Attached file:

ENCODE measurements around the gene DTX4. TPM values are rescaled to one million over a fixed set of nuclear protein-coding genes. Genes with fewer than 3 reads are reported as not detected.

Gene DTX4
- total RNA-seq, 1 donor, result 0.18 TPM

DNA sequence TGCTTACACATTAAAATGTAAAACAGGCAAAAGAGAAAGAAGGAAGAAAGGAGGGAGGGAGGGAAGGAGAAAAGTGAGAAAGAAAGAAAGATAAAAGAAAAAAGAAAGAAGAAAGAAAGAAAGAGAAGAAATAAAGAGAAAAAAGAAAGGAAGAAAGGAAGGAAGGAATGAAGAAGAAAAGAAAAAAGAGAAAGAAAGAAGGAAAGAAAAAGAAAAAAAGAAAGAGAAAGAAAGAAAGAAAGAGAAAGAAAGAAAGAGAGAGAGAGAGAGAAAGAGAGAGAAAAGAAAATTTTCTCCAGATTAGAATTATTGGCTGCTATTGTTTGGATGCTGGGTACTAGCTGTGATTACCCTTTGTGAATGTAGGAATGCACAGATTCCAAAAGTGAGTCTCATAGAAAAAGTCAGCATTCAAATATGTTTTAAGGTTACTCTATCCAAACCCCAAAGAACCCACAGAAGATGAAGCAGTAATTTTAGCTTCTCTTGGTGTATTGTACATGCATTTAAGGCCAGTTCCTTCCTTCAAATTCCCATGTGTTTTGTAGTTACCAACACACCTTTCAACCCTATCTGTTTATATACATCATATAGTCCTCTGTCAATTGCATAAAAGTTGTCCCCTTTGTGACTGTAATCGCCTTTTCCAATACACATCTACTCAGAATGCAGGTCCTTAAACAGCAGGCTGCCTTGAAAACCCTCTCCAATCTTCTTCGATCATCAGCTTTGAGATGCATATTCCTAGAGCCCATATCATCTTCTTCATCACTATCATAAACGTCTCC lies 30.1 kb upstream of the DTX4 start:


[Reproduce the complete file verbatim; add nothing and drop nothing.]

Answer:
ENCODE measurements around the gene DTX4. TPM values are rescaled to one million over a fixed set of nuclear protein-coding genes. Genes with fewer than 3 reads are reported as not detected.

Gene DTX4
- total RNA-seq, 1 donor, result 0.18 TPM

DNA sequence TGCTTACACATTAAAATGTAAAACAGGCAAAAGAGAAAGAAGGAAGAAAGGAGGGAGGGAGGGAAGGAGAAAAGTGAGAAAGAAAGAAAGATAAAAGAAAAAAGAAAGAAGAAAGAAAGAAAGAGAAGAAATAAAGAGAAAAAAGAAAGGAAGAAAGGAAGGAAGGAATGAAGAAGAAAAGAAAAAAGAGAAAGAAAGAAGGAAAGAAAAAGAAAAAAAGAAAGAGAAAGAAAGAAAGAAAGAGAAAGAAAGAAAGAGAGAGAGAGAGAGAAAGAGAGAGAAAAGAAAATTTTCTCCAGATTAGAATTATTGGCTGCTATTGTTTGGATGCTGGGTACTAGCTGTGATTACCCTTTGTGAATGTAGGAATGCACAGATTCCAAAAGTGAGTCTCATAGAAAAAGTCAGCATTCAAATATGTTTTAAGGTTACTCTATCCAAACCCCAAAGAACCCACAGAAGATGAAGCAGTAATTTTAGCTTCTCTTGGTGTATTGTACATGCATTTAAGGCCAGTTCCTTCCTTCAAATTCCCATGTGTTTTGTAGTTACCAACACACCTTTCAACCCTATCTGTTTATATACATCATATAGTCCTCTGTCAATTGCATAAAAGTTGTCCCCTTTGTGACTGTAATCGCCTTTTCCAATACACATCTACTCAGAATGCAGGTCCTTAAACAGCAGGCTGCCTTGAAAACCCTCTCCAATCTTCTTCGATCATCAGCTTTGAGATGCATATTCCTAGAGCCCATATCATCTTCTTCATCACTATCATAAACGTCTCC lies 30.1 kb upstream of the DTX4 start: